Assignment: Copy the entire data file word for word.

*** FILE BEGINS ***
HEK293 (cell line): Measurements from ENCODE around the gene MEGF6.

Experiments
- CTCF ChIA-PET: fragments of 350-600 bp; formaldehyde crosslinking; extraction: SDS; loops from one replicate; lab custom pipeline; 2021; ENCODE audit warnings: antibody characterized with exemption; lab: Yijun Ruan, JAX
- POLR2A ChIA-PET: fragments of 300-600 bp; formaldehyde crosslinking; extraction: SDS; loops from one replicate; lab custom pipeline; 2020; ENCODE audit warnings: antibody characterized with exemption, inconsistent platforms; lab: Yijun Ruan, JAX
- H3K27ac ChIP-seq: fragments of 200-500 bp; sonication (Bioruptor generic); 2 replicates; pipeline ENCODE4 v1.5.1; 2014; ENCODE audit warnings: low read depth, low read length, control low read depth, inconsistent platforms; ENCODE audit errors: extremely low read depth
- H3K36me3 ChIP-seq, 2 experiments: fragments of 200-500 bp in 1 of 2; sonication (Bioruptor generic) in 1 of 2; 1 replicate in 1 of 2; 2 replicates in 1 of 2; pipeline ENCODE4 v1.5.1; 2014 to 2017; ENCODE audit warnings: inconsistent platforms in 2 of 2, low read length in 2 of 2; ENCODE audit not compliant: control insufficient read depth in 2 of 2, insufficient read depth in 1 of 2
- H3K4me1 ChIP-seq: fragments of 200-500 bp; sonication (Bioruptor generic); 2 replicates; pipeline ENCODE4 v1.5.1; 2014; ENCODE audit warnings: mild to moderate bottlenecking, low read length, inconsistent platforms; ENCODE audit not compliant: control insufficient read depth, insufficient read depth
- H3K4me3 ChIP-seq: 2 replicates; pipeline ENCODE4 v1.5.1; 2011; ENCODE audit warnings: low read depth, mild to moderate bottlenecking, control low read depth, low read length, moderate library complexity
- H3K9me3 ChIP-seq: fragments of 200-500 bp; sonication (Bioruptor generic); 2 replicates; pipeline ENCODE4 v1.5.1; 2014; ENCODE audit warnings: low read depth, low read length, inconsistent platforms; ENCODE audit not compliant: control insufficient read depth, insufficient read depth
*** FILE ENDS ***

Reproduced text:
HEK293 (cell line): Measurements from ENCODE around the gene MEGF6.

Experiments
- CTCF ChIA-PET: fragments of 350-600 bp; formaldehyde crosslinking; extraction: SDS; loops from one replicate; lab custom pipeline; 2021; ENCODE audit warnings: antibody characterized with exemption; lab: Yijun Ruan, JAX
- POLR2A ChIA-PET: fragments of 300-600 bp; formaldehyde crosslinking; extraction: SDS; loops from one replicate; lab custom pipeline; 2020; ENCODE audit warnings: antibody characterized with exemption, inconsistent platforms; lab: Yijun Ruan, JAX
- H3K27ac ChIP-seq: fragments of 200-500 bp; sonication (Bioruptor generic); 2 replicates; pipeline ENCODE4 v1.5.1; 2014; ENCODE audit warnings: low read depth, low read length, control low read depth, inconsistent platforms; ENCODE audit errors: extremely low read depth
- H3K36me3 ChIP-seq, 2 experiments: fragments of 200-500 bp in 1 of 2; sonication (Bioruptor generic) in 1 of 2; 1 replicate in 1 of 2; 2 replicates in 1 of 2; pipeline ENCODE4 v1.5.1; 2014 to 2017; ENCODE audit warnings: inconsistent platforms in 2 of 2, low read length in 2 of 2; ENCODE audit not compliant: control insufficient read depth in 2 of 2, insufficient read depth in 1 of 2
- H3K4me1 ChIP-seq: fragments of 200-500 bp; sonication (Bioruptor generic); 2 replicates; pipeline ENCODE4 v1.5.1; 2014; ENCODE audit warnings: mild to moderate bottlenecking, low read length, inconsistent platforms; ENCODE audit not compliant: control insufficient read depth, insufficient read depth
- H3K4me3 ChIP-seq: 2 replicates; pipeline ENCODE4 v1.5.1; 2011; ENCODE audit warnings: low read depth, mild to moderate bottlenecking, control low read depth, low read length, moderate library complexity
- H3K9me3 ChIP-seq: fragments of 200-500 bp; sonication (Bioruptor generic); 2 replicates; pipeline ENCODE4 v1.5.1; 2014; ENCODE audit warnings: low read depth, low read length, inconsistent platforms; ENCODE audit not compliant: control insufficient read depth, insufficient read depth